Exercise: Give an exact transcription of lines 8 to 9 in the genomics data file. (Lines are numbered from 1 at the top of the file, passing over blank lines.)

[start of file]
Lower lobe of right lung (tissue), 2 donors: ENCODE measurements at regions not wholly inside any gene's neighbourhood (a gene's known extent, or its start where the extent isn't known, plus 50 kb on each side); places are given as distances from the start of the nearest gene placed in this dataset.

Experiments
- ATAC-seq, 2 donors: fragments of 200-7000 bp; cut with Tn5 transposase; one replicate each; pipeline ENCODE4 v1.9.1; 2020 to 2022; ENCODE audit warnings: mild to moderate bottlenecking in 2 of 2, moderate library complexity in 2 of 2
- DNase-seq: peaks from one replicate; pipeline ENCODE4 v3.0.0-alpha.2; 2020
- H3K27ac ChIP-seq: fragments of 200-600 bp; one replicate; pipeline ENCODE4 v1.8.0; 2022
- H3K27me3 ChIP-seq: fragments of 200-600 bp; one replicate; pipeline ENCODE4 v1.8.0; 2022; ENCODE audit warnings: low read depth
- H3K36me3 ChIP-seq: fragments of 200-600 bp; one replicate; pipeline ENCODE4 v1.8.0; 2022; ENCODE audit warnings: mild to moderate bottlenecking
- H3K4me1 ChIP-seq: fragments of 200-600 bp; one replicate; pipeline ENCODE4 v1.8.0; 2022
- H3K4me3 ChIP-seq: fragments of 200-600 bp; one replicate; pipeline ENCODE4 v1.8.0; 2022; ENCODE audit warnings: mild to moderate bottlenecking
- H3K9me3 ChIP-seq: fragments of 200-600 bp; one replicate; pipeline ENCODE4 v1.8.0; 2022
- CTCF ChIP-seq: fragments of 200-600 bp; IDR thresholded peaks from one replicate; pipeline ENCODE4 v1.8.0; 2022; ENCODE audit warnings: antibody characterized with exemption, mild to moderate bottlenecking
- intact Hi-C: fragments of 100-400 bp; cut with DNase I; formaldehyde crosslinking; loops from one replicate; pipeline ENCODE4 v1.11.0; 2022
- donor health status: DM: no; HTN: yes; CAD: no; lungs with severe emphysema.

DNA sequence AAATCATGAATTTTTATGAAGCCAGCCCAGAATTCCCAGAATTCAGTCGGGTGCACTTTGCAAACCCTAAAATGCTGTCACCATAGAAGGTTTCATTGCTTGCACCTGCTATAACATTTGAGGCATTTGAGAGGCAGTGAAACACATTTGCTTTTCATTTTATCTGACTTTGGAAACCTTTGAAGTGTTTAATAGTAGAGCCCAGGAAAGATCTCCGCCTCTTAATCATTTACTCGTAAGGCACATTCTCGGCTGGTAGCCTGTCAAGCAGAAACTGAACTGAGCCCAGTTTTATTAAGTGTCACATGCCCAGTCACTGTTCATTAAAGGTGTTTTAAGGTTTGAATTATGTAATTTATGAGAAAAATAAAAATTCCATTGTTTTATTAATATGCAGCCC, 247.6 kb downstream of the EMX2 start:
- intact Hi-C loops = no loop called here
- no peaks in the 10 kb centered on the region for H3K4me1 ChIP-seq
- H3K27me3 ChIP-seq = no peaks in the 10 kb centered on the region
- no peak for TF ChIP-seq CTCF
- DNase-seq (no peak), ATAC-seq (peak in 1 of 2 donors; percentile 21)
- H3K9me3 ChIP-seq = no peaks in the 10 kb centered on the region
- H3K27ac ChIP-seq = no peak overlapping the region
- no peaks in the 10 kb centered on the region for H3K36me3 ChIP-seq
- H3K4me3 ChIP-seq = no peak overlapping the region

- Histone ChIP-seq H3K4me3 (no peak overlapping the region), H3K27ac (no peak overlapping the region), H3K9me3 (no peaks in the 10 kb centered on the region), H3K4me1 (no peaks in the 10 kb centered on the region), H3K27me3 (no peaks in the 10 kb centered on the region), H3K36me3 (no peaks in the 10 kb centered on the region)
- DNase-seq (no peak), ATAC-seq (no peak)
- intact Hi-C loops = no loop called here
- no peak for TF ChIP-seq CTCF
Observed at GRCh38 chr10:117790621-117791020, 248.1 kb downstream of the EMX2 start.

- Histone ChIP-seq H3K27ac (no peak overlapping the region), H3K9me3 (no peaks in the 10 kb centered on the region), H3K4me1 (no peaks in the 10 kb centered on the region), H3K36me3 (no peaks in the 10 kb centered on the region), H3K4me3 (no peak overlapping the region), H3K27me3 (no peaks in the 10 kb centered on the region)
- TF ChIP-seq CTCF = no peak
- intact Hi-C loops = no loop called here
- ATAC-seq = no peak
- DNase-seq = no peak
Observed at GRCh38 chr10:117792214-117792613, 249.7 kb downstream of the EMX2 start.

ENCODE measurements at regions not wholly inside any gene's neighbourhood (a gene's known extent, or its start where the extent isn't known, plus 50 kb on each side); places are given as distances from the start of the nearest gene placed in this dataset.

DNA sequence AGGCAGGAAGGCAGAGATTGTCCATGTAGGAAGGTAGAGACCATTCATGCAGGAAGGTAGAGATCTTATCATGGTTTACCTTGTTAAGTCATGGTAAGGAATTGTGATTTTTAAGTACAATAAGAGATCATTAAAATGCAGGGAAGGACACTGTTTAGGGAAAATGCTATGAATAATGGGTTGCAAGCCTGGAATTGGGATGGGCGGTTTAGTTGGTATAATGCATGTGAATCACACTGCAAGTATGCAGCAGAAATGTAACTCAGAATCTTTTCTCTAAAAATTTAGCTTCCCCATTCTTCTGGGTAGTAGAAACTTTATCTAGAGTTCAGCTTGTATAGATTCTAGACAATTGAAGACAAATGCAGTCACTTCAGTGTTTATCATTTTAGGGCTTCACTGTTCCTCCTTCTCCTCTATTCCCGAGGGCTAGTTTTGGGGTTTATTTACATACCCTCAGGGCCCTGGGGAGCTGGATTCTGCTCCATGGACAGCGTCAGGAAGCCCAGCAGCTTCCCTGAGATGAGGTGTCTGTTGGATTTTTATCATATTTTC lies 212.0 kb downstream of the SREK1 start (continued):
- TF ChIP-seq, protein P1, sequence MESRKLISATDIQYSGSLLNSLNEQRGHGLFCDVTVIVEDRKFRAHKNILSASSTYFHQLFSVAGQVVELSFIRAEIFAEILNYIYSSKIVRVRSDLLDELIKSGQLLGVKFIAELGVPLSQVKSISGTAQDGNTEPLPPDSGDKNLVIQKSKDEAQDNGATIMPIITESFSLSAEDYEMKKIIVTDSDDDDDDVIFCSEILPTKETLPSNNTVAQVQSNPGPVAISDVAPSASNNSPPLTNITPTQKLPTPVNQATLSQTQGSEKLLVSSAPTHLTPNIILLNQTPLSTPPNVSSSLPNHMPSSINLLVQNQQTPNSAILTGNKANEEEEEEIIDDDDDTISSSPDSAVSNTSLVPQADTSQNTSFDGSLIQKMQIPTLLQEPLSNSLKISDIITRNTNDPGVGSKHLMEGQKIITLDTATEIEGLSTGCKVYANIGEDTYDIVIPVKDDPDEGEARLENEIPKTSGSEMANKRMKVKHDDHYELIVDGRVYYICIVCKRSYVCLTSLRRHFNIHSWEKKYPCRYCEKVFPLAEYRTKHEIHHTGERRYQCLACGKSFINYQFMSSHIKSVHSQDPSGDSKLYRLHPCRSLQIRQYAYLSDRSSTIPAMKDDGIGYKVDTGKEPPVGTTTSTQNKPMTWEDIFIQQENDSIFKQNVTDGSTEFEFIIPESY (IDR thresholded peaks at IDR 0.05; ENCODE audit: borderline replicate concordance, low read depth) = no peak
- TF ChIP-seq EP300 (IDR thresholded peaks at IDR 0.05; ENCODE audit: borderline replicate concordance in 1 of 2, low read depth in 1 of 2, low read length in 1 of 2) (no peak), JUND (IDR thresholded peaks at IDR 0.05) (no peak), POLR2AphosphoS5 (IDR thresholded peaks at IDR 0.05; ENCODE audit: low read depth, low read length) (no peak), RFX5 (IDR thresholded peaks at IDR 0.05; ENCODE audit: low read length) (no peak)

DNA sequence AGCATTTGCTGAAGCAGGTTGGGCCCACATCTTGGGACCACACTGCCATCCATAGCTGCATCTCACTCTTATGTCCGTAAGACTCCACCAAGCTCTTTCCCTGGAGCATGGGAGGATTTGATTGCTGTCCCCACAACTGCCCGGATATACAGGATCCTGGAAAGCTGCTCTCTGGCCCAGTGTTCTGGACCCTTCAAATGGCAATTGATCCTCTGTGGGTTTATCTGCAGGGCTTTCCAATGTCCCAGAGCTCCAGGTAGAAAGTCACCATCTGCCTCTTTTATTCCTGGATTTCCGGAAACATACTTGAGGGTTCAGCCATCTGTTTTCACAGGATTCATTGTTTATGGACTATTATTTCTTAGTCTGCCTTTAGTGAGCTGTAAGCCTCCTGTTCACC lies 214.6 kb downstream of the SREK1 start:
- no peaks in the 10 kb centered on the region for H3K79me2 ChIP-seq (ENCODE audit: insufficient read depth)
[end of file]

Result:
- H3K4me1 ChIP-seq: fragments of 200-600 bp; one replicate; pipeline ENCODE4 v1.8.0; 2022
- H3K4me3 ChIP-seq: fragments of 200-600 bp; one replicate; pipeline ENCODE4 v1.8.0; 2022; ENCODE audit warnings: mild to moderate bottlenecking